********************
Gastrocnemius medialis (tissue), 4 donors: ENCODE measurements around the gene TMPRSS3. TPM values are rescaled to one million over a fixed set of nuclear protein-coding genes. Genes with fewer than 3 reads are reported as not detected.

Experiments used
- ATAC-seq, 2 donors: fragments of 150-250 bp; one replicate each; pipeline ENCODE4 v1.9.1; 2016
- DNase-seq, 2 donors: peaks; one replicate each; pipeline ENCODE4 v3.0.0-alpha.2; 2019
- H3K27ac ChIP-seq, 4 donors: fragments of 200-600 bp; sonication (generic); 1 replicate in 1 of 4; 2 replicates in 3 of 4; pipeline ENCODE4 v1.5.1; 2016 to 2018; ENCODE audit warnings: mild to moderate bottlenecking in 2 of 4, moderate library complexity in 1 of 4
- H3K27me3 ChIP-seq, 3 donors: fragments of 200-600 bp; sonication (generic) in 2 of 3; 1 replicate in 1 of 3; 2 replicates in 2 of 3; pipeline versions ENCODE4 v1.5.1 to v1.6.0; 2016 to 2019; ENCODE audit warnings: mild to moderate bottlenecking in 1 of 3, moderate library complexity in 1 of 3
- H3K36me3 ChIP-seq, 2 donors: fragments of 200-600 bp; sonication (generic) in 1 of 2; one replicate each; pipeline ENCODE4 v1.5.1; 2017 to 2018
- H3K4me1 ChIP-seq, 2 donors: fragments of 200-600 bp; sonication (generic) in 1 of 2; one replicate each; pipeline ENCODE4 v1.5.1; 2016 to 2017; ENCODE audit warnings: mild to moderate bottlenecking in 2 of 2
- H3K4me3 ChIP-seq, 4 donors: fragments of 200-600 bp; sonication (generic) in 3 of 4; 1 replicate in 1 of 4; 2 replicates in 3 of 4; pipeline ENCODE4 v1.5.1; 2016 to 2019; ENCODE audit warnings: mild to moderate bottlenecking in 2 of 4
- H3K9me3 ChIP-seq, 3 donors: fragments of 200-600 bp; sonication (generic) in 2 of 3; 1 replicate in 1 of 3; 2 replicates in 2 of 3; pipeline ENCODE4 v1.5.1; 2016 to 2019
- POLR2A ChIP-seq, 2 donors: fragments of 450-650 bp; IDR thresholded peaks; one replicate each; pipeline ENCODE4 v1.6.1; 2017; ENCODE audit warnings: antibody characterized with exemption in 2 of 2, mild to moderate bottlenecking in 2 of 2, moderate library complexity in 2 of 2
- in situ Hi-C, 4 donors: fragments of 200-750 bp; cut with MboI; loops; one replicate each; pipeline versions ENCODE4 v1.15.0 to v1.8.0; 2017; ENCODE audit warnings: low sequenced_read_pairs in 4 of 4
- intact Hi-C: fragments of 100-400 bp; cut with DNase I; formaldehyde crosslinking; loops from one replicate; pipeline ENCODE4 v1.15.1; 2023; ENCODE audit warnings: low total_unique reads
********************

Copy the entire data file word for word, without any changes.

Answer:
Gastrocnemius medialis (tissue), 4 donors: ENCODE measurements around the gene TMPRSS3. TPM values are rescaled to one million over a fixed set of nuclear protein-coding genes. Genes with fewer than 3 reads are reported as not detected.

Experiments used
- ATAC-seq, 2 donors: fragments of 150-250 bp; one replicate each; pipeline ENCODE4 v1.9.1; 2016
- DNase-seq, 2 donors: peaks; one replicate each; pipeline ENCODE4 v3.0.0-alpha.2; 2019
- H3K27ac ChIP-seq, 4 donors: fragments of 200-600 bp; sonication (generic); 1 replicate in 1 of 4; 2 replicates in 3 of 4; pipeline ENCODE4 v1.5.1; 2016 to 2018; ENCODE audit warnings: mild to moderate bottlenecking in 2 of 4, moderate library complexity in 1 of 4
- H3K27me3 ChIP-seq, 3 donors: fragments of 200-600 bp; sonication (generic) in 2 of 3; 1 replicate in 1 of 3; 2 replicates in 2 of 3; pipeline versions ENCODE4 v1.5.1 to v1.6.0; 2016 to 2019; ENCODE audit warnings: mild to moderate bottlenecking in 1 of 3, moderate library complexity in 1 of 3
- H3K36me3 ChIP-seq, 2 donors: fragments of 200-600 bp; sonication (generic) in 1 of 2; one replicate each; pipeline ENCODE4 v1.5.1; 2017 to 2018
- H3K4me1 ChIP-seq, 2 donors: fragments of 200-600 bp; sonication (generic) in 1 of 2; one replicate each; pipeline ENCODE4 v1.5.1; 2016 to 2017; ENCODE audit warnings: mild to moderate bottlenecking in 2 of 2
- H3K4me3 ChIP-seq, 4 donors: fragments of 200-600 bp; sonication (generic) in 3 of 4; 1 replicate in 1 of 4; 2 replicates in 3 of 4; pipeline ENCODE4 v1.5.1; 2016 to 2019; ENCODE audit warnings: mild to moderate bottlenecking in 2 of 4
- H3K9me3 ChIP-seq, 3 donors: fragments of 200-600 bp; sonication (generic) in 2 of 3; 1 replicate in 1 of 3; 2 replicates in 2 of 3; pipeline ENCODE4 v1.5.1; 2016 to 2019
- POLR2A ChIP-seq, 2 donors: fragments of 450-650 bp; IDR thresholded peaks; one replicate each; pipeline ENCODE4 v1.6.1; 2017; ENCODE audit warnings: antibody characterized with exemption in 2 of 2, mild to moderate bottlenecking in 2 of 2, moderate library complexity in 2 of 2
- in situ Hi-C, 4 donors: fragments of 200-750 bp; cut with MboI; loops; one replicate each; pipeline versions ENCODE4 v1.15.0 to v1.8.0; 2017; ENCODE audit warnings: low sequenced_read_pairs in 4 of 4
- intact Hi-C: fragments of 100-400 bp; cut with DNase I; formaldehyde crosslinking; loops from one replicate; pipeline ENCODE4 v1.15.1; 2023; ENCODE audit warnings: low total_unique reads